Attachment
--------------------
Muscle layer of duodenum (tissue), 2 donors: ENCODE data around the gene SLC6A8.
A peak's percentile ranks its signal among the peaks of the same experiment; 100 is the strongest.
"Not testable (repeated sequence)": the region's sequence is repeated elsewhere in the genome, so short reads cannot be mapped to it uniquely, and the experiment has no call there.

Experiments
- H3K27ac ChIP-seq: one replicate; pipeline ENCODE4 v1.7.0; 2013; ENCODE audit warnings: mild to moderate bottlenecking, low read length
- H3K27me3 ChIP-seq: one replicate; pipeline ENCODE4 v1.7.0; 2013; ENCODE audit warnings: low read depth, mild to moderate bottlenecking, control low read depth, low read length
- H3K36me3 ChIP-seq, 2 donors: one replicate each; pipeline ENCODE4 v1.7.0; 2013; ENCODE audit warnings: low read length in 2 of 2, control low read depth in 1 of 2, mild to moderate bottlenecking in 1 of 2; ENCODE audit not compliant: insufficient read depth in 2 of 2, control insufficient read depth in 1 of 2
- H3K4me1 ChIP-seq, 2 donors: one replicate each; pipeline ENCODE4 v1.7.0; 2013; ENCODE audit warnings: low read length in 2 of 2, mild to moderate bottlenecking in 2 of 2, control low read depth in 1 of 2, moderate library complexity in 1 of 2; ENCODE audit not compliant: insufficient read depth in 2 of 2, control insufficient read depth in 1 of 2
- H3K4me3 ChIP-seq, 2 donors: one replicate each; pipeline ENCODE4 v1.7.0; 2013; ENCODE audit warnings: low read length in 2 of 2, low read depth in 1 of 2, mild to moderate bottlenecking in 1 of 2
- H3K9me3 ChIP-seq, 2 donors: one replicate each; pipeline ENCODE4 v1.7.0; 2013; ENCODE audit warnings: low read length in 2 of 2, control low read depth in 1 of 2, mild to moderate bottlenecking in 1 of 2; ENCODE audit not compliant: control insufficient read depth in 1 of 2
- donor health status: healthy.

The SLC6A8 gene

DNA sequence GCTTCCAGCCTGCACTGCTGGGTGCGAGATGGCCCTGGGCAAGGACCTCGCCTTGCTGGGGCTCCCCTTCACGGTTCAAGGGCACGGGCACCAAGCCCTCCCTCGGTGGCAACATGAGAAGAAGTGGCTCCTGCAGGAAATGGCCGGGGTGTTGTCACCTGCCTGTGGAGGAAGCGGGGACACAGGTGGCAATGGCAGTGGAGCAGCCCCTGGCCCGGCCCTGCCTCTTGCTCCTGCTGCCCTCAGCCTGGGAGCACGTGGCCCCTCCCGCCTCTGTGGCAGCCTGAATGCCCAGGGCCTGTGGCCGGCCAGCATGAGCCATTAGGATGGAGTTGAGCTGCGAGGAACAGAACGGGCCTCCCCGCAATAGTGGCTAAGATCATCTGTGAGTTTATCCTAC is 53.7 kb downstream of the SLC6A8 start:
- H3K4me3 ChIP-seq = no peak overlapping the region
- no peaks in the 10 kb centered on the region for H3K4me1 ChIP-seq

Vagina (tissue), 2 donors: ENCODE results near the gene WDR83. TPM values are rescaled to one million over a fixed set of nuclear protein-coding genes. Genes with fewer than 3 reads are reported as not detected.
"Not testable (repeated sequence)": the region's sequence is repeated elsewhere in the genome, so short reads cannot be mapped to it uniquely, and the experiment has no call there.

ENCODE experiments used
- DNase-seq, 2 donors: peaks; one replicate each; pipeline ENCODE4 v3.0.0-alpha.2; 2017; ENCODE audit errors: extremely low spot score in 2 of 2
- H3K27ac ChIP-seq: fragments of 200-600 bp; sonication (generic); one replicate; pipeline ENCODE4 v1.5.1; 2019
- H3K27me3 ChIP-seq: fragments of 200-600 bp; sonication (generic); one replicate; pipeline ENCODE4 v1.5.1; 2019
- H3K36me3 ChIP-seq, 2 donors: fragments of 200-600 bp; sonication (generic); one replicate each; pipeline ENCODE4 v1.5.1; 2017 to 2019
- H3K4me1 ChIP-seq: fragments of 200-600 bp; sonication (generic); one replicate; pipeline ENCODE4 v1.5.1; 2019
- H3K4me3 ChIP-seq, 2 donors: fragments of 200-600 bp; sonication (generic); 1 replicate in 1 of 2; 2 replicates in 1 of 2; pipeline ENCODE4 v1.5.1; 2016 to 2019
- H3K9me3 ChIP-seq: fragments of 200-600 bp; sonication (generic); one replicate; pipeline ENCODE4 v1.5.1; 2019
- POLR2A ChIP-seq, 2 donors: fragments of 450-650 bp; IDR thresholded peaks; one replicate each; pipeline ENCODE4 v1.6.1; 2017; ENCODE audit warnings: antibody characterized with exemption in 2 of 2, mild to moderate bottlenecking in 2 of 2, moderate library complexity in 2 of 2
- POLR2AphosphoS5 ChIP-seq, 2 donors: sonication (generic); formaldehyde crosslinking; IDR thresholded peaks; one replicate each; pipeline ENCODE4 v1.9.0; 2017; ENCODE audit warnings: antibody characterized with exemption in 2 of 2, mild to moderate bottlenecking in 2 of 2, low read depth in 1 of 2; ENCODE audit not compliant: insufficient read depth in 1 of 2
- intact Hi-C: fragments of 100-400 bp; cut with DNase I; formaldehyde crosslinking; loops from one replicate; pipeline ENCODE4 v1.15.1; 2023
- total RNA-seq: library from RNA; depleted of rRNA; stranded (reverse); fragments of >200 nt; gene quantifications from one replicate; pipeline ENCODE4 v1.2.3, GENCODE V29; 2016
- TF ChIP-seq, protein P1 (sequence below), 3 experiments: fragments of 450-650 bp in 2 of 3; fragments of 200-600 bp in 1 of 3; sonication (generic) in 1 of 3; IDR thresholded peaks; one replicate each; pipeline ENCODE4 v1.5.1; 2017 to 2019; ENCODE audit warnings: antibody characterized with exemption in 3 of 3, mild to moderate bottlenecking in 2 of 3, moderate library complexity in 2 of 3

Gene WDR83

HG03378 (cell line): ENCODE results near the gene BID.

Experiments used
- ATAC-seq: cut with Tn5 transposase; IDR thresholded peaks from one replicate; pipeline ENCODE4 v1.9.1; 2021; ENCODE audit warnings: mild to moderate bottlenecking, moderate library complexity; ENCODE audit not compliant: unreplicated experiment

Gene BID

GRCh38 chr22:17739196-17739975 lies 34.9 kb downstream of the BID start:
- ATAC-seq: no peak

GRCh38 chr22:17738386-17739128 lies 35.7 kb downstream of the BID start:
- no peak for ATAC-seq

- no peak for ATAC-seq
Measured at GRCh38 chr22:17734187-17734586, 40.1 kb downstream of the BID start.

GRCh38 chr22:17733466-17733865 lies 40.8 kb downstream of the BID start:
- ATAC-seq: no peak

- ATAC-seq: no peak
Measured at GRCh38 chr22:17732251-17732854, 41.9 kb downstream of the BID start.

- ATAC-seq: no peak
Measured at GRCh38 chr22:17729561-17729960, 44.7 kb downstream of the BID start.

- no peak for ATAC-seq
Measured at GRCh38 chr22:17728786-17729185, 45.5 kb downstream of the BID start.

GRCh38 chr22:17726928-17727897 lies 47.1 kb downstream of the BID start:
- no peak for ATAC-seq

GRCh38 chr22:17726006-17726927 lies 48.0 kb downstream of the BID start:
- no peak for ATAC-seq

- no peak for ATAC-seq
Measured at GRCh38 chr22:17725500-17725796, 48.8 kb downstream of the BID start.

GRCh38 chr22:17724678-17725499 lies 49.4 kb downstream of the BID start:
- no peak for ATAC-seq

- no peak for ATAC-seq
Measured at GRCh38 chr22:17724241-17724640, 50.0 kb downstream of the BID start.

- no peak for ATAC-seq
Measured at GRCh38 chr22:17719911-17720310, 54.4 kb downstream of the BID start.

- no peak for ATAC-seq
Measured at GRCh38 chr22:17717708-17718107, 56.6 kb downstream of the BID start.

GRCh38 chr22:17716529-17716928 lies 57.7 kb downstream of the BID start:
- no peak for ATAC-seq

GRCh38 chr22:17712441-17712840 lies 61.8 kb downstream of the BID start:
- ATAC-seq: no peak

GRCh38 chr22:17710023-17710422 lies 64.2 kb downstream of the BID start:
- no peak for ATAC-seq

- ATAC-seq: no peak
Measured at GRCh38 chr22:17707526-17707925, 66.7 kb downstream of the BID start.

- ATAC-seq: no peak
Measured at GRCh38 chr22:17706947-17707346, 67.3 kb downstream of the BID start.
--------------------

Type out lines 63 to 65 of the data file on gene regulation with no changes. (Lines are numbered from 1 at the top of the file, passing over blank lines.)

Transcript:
Measured at GRCh38 chr22:17717708-17718107, 56.6 kb downstream of the BID start.

GRCh38 chr22:17716529-17716928 lies 57.7 kb downstream of the BID start:
- no peak for ATAC-seq